So I have to vehemently disagree with this statement in Isaac’s post:

If you don’t understand how statements in JavaScript are terminated, then you just don’t know JavaScript very well, and shouldn’t write JavaScript programs professionally without supervision…

I find this staggeringly condescending, but maybe it’s just my reading of it. But even if my reading is wrong, it rejects reality. Isaac knows this because the npm team deployed a misconfigured CouchDB instance to production and it’s not their fault. To suggest they needed “supervision” is absurd. They were not expert-level CouchDB users but they had a job to do so they picked the tool and went to town. This is a CouchDB failing; because the best practices were not made clear enough or the default settings were not strict enough.

So let’s learn from our mistakes and realize that the bulk of JavaScript developers are not experts. Let’s stop tearing down the hard work our predecessors have done to shepherd JavaScript from a toy language to the language that is revolutionizing how the web applications are built. Let’s embrace good engineering practices and have the sense to know when to ignore them, and not abandon them altogether to prove how smart we are. We’re all in this together.

Ember.js Resources

I come across a lot of really interesting links related to Ember.js, but often don’t have anywhere useful to put them, or don’t really know how to describe the thread that holds them all together. So here is my linkdump post, which I will update as I remember things, that contains useful stuff for Ember developers.

Ember.js Todos
Sample todo application. Particularly useful for its heavily-commented Assetfile. Great starting point if you’d like to know how to use Rake::Pipeline together with Ember.

SproutCore MVC vs. Rails MVC
Written back in the SproutCore 2.0 days, Greg Moeck’s seminal post describes how, despite the same name, Rails’ concept of MVC differs radically from MVC systems like SproutCore, Ember.js, and Cocoa.

Ember Skeleton
Boilerplate for starting a new Ember.js project, using Rake::Pipeline to assemble and serve your files.

Beginning Ember.js on Rails
Dan Gebhart’s three-part tutorial, which eases you gently into using Ember.js with a Rails backend. Resources are loaded with Ember REST, and assets are managed with Rails’ asset pipeline.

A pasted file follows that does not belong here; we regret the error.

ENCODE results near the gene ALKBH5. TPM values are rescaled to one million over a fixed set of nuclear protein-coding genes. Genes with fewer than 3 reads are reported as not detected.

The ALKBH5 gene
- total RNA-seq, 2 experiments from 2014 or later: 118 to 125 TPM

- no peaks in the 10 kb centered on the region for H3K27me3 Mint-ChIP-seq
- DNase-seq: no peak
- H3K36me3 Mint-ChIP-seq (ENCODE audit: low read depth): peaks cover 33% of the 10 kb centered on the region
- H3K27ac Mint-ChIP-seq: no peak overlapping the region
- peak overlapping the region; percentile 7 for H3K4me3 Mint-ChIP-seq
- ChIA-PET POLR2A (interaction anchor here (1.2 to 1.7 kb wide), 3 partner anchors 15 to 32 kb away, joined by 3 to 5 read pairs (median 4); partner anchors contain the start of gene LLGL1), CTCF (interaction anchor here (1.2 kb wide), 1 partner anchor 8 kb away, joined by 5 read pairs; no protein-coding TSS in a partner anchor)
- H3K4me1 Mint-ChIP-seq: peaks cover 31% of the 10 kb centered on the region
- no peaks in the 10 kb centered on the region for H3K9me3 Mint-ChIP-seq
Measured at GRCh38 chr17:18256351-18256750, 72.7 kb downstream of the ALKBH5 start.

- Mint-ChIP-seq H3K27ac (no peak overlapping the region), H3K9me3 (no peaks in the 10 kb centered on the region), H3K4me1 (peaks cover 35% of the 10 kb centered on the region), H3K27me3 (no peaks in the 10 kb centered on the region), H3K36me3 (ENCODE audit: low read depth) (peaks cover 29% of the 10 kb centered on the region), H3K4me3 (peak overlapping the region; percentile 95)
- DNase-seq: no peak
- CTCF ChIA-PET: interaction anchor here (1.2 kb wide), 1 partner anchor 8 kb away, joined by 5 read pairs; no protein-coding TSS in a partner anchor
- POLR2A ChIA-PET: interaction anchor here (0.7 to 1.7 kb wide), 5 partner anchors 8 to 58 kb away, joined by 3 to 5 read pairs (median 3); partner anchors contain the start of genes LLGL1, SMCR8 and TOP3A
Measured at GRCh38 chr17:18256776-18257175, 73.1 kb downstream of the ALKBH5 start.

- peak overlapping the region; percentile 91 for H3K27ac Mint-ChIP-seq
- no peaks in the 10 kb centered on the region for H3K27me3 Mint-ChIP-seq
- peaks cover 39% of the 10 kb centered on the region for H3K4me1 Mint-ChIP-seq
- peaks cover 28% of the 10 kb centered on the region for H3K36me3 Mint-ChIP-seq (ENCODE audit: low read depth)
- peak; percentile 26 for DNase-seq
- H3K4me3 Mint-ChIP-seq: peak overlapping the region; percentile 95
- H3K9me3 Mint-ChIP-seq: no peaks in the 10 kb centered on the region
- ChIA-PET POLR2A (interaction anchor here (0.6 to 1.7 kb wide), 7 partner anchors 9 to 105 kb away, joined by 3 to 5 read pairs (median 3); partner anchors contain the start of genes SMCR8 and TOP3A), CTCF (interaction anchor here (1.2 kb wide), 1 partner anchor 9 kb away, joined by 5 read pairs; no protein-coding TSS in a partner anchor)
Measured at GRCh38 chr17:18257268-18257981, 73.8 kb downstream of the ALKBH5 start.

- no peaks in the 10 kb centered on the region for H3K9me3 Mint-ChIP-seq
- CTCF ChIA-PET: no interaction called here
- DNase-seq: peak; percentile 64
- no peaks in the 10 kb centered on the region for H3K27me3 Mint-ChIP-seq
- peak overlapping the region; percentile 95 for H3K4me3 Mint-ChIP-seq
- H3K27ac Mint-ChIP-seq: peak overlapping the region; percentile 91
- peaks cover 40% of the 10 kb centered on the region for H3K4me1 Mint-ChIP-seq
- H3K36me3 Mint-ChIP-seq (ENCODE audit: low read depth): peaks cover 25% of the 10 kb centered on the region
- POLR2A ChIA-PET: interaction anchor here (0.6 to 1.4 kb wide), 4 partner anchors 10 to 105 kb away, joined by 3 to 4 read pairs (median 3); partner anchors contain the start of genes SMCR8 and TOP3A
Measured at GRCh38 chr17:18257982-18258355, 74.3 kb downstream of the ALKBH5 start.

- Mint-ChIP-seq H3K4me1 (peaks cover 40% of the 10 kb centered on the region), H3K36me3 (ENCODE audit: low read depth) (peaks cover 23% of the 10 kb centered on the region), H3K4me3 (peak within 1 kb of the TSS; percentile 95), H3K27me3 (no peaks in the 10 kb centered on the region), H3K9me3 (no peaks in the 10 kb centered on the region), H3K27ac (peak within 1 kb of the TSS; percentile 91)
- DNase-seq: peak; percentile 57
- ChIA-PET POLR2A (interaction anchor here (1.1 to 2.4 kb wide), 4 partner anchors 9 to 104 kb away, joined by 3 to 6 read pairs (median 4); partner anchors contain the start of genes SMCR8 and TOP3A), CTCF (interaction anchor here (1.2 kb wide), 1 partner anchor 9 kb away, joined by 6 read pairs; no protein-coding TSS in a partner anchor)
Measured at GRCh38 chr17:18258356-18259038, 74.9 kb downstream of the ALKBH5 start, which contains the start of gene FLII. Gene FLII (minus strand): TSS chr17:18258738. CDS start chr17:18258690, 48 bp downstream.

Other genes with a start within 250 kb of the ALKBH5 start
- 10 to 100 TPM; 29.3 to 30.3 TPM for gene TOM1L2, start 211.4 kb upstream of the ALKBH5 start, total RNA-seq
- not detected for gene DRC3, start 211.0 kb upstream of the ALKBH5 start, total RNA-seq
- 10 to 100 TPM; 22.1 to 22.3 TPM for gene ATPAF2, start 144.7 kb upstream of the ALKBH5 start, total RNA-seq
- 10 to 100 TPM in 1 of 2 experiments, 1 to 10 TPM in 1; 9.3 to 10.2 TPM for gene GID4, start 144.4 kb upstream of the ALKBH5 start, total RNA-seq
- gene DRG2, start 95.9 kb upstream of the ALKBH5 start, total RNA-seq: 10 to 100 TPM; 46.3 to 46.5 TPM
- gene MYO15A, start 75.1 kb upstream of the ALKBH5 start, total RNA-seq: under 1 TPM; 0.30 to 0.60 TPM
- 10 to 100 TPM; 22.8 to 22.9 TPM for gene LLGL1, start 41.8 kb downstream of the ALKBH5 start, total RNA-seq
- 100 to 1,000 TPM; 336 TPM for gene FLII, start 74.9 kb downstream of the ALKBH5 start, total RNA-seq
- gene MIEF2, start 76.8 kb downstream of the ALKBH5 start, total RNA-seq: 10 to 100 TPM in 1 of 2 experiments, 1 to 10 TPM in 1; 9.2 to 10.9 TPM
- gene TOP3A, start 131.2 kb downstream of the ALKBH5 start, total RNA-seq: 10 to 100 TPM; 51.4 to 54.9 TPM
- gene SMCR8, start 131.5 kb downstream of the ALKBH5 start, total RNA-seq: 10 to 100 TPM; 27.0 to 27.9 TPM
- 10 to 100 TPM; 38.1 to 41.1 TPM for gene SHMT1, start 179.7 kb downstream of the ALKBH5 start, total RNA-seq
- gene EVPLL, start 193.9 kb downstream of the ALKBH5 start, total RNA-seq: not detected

Using SproutCore 2.0 with jQuery UI
Yehuda’s article on using jQuery UI with what was then SproutCore 2.0. Note that, if following along with the code samples, there are a few changes that you will need to make that are pointed out in the comments at the bottom. While useful specifically for people wanting to use jQuery UI, the article is more broadly useful as it serves as a template for anyone who wants to write a bridge between Ember.js and non-bindings-aware JavaScript libraries.

More soon…

Dizzying But Invisible Depth

Jean-Baptiste Queru’s remarkable piece on the sheer amount of abstraction mankind has built to be able to load the Google homepage:

For non-technologists, this is all a black box. That is a great success of technology: all those layers of complexity are entirely hidden and people can use them without even knowing that they exist at all. That is the reason why many people can find computers so frustrating to use: there are so many things that can possibly go wrong that some of them inevitably will, but the complexity goes so deep that it’s impossible for most users to be able to do anything about any error.

Dizzying but invisible depth

AMD is Not the Answer

Every so often, we get requests to make Ember.js support AMD (asynchronous module definition). Until today, I had yet to hear anyone articulate why the advantages outweighed the (in my opinion) many disadvantages. Then, James Burke wrote an article called Simplicity and JavaScript modules that has so far done the best job outlining why AMD is good. However, I disagree with many of the assumptions and find many of the arguments outright contradictory. So, while James is both smart and I’m sure good-looking (and I agree with his comments on CommonJS), here are the reasons I think he is wrong about AMD.